It's one thing to know what show you're going to see, but where you sit in the theatre can end up affecting your experience dramatically.
Different sections offer drastically different views, so it's important to brush up on your theatre knowledge and get familiar with each section individually to fit your needs. Which are usually the cheapest, which might be the best for children, and which will give you a good view no matter what?
Each theatre is different, but on the whole there are no ‘bad seats’.
All theatres have a Stalls section, most have one or two Circles (usually labelled Circle and Upper Circle or Grand Circle, and sometimes called Balcony. These seats are a tier up from the Stalls and look over onto the stage. Most theatres also have Boxes which are individual sections of seating to the side of the stage (usually 2-4 seats but this varies depending on the theatre you’re in).
Some tickets are labelled ‘restricted view’ and are therefore sold at a cheaper price, but don’t write these off, because sometimes all this really means is that there might be a safety rail in the way, or the corner of one side might not be clear.
The Stalls seats are on the ground, and pretty much everywhere you sit here will give you a good view, even from far back. The only time you may have a restricted view in the Stalls is if the Circle overhangs, but generally this will only cover the top of the stage which is very rarely seen.
Sitting far over to one side shouldn’t affect your view either, and unless you happen to have an incredibly tall person in front of you, everywhere in the Stalls will provide a great view. Sitting in the front row is great – sometimes you might find you have to look up at what’s going on on-stage, but it’s worth it to be that close to the front, and a lot of shows sell cheaper tickets for the front row.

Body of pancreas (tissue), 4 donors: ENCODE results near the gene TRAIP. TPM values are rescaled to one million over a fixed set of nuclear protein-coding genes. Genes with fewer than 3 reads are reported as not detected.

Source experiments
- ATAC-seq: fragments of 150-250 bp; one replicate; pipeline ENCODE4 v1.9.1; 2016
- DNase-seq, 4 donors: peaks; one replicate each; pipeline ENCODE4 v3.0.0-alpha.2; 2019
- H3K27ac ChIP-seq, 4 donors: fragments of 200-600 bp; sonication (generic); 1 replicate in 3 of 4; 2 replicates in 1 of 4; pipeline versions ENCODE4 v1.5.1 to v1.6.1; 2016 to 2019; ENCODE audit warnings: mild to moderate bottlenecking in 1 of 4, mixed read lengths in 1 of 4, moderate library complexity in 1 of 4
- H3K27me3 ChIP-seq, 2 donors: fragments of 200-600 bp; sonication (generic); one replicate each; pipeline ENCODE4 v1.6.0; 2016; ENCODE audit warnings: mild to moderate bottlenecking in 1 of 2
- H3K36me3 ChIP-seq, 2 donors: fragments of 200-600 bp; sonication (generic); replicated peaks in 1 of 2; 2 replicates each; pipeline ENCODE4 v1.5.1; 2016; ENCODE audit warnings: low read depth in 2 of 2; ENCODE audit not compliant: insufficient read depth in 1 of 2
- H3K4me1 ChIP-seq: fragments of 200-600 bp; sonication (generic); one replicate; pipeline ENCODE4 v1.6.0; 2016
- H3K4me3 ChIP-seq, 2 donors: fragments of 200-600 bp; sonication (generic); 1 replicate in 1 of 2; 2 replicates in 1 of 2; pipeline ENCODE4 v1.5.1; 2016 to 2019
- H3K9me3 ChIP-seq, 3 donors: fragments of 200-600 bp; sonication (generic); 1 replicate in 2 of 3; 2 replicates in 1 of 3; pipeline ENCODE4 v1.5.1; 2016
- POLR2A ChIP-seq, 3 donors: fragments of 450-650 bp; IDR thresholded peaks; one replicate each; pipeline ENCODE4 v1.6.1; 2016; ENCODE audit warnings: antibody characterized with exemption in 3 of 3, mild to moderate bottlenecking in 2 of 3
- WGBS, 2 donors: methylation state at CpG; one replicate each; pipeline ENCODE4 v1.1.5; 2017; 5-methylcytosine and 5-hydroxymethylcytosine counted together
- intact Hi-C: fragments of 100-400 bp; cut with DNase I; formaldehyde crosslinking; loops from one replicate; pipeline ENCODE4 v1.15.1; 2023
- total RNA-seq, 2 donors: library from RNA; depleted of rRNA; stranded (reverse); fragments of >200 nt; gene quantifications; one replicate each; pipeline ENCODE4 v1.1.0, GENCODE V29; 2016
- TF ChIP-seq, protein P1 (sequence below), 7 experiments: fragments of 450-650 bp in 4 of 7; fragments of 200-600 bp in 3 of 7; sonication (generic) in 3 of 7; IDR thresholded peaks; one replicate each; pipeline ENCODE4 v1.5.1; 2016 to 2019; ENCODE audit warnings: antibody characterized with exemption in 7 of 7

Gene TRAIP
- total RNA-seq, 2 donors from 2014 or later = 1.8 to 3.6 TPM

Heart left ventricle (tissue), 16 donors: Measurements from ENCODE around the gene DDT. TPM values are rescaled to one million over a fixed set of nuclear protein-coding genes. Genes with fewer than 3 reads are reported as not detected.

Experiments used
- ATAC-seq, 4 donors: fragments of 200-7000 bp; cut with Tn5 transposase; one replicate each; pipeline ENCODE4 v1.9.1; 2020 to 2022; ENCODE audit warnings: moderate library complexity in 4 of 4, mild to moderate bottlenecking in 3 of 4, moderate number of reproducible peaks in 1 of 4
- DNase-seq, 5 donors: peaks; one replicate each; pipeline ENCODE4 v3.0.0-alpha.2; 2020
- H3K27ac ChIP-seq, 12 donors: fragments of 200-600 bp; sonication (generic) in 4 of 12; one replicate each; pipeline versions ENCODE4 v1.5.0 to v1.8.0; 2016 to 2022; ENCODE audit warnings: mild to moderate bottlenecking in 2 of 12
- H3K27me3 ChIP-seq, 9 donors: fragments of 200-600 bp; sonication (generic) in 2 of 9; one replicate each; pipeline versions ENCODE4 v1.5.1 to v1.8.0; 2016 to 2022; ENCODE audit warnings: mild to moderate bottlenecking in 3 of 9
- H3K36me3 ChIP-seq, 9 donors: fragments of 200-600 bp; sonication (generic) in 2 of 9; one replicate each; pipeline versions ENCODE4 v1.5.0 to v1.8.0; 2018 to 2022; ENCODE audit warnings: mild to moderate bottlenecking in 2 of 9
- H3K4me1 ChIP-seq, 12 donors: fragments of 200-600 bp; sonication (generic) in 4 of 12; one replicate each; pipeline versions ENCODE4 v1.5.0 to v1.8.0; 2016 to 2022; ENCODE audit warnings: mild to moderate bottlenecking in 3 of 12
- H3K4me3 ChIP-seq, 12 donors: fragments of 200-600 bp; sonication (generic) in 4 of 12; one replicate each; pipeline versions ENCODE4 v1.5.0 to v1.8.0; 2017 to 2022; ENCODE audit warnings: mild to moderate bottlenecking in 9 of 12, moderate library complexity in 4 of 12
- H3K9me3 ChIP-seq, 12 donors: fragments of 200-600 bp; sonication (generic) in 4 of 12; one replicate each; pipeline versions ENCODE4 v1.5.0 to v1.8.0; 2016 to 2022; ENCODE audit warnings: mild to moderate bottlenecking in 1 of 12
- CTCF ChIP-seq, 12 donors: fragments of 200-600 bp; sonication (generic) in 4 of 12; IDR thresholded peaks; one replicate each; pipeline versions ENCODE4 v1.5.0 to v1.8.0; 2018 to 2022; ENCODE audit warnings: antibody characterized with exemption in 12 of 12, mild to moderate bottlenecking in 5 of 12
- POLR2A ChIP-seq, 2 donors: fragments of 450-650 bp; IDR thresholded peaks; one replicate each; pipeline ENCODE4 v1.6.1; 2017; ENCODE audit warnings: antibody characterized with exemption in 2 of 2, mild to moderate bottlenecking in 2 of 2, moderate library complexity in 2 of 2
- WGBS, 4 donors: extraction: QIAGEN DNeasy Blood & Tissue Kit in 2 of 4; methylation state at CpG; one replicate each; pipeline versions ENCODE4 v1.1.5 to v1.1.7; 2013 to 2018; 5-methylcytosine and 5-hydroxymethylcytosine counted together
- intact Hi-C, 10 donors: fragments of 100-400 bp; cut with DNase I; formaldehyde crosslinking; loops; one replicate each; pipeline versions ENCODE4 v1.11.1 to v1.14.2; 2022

Circles, sometimes referred to as the Mezzanine are similar to the Stalls in that pretty much everywhere you sit will give you a great view, that is almost always unobstructed.
In the front few rows of the Circle there might be a safety rail in front of you, but on the whole, this shouldn’t cause you too much of a problem as once the show starts you will find a way to sit that will give you the best view of the stage, and the show itself will distract you so much that you won’t even notice.
Sitting far over to the side in the Circle might restrict your view a little more than if you were in the Stalls, but again this depends on the theatre individually (the theatre will warn you about your view before you buy the tickets if there is a chance you won’t be able to see any certain part of the stage so don’t worry).
Now seats at the front of the Circle can be a little pricey, but by the third row you can usually find some pretty cheap seats, and it's always worth keeping your eye on the prices as a couple front row seats may suddenly drop close to the night of.
Some theatres have a further ‘tier’ above the Circle, usually called Upper Circle, Dress Circle, Grand Circle or Balcony. This again means that you will see the stage from higher up, but looking down on the stage really causes no problems at all.
Sitting further back in the Circles can sometimes mean that you can’t quite make out people’s features perfectly, but these seats are usually the cheapest so if you’re looking to see a show on a budget these seats are best for you.
Most theatres have boxes to the side of the stage. Sitting here gives you that little bit more privacy and takes you away from the distraction of other audience members talking or eating. However, these seats are to the side so can sometimes restrict how much of certain sides of the stage you can see.
Traditionally, these boxes were always seen as the best seats (commonly used for the Royal Family), partly because they were separate, but mainly because this is where the sound is most clear, so depending on the type of show you’re seeing, these might actually be very good seats for you!